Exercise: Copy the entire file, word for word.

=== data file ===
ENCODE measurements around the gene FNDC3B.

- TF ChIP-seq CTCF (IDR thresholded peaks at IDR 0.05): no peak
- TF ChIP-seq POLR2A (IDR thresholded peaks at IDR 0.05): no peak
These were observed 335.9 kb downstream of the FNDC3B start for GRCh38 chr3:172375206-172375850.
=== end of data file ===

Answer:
ENCODE measurements around the gene FNDC3B.

- TF ChIP-seq CTCF (IDR thresholded peaks at IDR 0.05): no peak
- TF ChIP-seq POLR2A (IDR thresholded peaks at IDR 0.05): no peak
These were observed 335.9 kb downstream of the FNDC3B start for GRCh38 chr3:172375206-172375850.